This has happened a few times, but absolutely never with the success that Chicago had in selecting Dick Butkus and Gale Sayers with the consecutive selections.

That remains the only time in pro football history that a team has had consecutive picks in the first five choices of the first round, with both players going on to the Pro Football Hall of Fame.

As for the Broncos, they too selected Dick Butkus in the AFL Draft, but mostly as a public relations move to show Denver fans how serious they were about bringing in top flight talent. Of course, Denver knew they could not afford Butkus and also knew the Illinois great was going to sign with Chicago, so the offer of "most money" received scant attention from Butkus.

It was to be another crummy draft by Denver.

However, the selection taken immediately following the Butkus-Sayers tandem was by Dallas, and it was a gifted quarterback from California who Gehkre liked a lot, but he again had no chance at getting him—in 1965.

It was Craig Morton, and the Cal product stated his career in Dallas, and Fred Gehrke could only watch. Denver's offensive line coach in 1965 was a young man named Red Miller, and his nickname came not just from his shock of red hair but from a fiery personality to match.

He liked Morton too.

Six degrees of separation, pro football style.

Jump forward to 1977, when Gehrke was named general manager of the Broncos and in his first significant act fired head coach John Ralston.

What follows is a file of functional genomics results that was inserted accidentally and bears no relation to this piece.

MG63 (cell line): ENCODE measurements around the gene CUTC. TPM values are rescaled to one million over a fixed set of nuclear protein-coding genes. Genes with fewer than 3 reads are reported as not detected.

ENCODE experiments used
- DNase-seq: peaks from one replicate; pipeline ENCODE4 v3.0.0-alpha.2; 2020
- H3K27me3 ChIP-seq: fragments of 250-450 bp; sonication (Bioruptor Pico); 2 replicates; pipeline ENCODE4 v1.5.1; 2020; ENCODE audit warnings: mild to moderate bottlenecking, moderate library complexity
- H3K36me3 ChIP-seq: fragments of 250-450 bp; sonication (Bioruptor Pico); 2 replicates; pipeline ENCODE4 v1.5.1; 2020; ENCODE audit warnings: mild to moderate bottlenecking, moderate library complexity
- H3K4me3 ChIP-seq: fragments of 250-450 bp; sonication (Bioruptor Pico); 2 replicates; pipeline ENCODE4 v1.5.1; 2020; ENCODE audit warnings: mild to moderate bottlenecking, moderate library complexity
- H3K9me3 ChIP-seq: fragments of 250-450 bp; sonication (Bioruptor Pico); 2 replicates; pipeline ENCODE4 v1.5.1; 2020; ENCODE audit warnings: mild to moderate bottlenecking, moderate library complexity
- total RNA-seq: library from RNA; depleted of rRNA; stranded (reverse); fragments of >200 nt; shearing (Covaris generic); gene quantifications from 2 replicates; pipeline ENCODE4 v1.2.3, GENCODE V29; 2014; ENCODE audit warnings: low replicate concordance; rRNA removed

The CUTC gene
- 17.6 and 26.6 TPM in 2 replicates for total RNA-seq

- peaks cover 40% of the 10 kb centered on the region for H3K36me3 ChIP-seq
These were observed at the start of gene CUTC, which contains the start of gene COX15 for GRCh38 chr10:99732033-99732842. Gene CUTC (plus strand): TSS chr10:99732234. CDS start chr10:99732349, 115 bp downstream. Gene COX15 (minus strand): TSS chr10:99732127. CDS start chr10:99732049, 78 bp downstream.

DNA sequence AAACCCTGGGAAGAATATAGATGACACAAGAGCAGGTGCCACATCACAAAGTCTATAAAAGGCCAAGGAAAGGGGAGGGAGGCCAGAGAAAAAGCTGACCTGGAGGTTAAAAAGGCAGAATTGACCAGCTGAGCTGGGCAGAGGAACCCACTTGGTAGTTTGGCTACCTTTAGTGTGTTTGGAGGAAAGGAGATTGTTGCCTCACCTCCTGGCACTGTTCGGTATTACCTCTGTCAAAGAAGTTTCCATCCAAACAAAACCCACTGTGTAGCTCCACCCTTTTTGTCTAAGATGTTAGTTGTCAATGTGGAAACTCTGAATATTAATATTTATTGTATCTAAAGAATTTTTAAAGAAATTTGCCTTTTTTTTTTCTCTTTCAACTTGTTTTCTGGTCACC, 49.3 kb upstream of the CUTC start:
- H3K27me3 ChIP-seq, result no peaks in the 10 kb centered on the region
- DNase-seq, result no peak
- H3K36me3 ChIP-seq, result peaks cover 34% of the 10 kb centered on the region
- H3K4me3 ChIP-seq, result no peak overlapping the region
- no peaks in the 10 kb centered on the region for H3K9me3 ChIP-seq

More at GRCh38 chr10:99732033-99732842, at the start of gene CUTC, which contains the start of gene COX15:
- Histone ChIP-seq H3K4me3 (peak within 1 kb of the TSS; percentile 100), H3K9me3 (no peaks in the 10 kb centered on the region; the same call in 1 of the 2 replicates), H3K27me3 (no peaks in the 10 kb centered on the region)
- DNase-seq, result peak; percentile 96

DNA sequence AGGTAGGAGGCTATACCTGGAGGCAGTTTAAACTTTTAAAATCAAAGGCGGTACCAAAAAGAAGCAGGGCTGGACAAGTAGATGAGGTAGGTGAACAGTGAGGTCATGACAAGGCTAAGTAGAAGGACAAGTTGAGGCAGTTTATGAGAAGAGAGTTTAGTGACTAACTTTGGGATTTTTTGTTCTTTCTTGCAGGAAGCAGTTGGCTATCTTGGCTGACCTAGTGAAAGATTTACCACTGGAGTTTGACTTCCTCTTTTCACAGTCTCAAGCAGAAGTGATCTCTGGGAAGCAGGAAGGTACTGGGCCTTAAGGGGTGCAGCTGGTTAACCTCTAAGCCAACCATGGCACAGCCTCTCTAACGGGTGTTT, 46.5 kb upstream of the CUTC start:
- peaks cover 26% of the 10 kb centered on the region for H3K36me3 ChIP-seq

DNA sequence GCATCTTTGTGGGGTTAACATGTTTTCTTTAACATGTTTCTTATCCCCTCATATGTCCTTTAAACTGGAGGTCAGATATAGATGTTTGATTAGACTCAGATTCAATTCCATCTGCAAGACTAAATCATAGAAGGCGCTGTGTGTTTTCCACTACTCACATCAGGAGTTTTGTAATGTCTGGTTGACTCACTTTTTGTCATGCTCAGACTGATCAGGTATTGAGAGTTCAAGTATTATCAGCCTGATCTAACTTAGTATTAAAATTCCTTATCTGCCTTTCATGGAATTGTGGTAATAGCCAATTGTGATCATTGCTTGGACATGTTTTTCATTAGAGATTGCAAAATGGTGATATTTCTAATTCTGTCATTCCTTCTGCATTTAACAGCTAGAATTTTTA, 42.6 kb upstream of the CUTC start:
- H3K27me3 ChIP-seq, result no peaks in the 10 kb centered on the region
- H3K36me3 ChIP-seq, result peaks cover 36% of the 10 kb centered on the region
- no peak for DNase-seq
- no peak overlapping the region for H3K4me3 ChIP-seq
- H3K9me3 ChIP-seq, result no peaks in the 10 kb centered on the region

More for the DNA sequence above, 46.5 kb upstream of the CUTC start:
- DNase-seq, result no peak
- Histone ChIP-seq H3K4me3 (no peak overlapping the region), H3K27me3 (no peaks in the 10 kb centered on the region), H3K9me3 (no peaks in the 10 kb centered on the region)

Gehrke had stayed close with the fiery redhead who by then was offensive coordinator for the new England Patriots, and Fred hired Red as the new Denver head coach.

The Broncos had a real good roster by that time, but still in need of a top flight player and leader at quarterback.

Fred and Red talked about it, and Gehrke found that the New York Giants would take Denver quarterback Steve Ramsey in exchange for Morton, whose career had stalled in New York but who was still the same guy with all that promise when he came out of Cal in 1965.

Enter Craig Morton, and the Denver Broncos won their first American Football Conference championship and made their first Super Bowl appearance in Super Bowl XII in New Orleans.

From 1965 to 1977 through 2015, the degrees of separation are never as distant as they may seem.

Morton wore No. 7 in his Ring of Fame career in Denver, and as soon as he retired the Broncos made a trade for the greatest No. 7 in pro football history, John Elway.

The stuff of legend, and the legend continues.

Not only was Elway a Hall of Fame quarterback and without question on the list of "greatest ever at the position" that you arguably could count using just your thumbs, but now he is the Broncos' general manager and runs the draft, his number retired forever in the Mile High City.

Like tracing a family history from immigration to the great success stories of the present, so too can one trace a team's player history from that first moment of coveting one you cannot possibly have to acquiring him in what would be the single pivotal move to championship contention.

While Bronco fans enjoy a great present and look toward a very promising future, a peek back into history shows us again that the past is prologue to the future and that separation is never quite as distant as it seems.